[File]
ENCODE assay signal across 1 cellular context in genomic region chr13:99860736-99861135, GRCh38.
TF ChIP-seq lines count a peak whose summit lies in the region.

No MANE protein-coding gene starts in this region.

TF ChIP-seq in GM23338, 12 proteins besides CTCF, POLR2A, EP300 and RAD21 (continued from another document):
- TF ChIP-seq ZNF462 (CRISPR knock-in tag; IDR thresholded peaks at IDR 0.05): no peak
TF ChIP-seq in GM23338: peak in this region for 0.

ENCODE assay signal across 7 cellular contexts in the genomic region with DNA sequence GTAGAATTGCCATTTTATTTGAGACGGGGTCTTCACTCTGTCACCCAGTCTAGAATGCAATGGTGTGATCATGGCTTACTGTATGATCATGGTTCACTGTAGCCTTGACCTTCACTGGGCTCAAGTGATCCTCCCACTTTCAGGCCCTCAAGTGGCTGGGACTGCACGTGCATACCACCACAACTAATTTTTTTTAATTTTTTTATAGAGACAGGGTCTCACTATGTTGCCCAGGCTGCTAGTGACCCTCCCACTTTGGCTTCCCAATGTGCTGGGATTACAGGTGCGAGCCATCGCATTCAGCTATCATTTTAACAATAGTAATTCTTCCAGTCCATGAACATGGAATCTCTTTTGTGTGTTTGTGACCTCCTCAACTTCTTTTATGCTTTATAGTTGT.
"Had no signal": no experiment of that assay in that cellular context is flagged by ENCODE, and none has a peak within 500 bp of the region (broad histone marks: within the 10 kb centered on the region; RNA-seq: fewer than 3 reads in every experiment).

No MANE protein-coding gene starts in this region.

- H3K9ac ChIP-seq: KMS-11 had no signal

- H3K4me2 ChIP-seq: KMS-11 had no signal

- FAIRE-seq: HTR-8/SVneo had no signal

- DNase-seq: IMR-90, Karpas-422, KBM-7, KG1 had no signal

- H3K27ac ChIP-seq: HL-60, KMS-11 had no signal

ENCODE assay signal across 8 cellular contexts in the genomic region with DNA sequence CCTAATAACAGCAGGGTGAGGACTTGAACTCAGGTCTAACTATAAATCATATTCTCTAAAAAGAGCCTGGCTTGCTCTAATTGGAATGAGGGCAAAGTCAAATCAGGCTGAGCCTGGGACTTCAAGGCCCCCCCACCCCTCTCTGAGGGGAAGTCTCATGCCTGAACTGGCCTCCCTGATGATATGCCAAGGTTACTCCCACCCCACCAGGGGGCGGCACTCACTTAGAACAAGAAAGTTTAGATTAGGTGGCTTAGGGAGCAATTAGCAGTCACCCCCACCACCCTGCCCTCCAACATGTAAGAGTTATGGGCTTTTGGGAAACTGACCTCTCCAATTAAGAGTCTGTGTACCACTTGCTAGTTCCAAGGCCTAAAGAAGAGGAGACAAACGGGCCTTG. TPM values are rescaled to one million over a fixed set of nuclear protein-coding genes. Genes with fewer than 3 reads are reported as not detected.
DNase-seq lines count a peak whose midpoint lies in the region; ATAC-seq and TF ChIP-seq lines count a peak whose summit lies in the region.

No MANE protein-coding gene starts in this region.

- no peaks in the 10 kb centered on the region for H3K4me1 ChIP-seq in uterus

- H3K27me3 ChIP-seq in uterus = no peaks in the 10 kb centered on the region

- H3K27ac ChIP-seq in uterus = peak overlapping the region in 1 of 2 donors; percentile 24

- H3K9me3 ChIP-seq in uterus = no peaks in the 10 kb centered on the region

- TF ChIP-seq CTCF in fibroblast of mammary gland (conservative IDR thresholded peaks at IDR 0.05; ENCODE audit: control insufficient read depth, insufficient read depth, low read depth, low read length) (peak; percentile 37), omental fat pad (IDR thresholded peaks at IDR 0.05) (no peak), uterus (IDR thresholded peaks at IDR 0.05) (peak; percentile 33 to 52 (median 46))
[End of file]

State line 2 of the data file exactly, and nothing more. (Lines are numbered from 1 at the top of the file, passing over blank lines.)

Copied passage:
TF ChIP-seq lines count a peak whose summit lies in the region.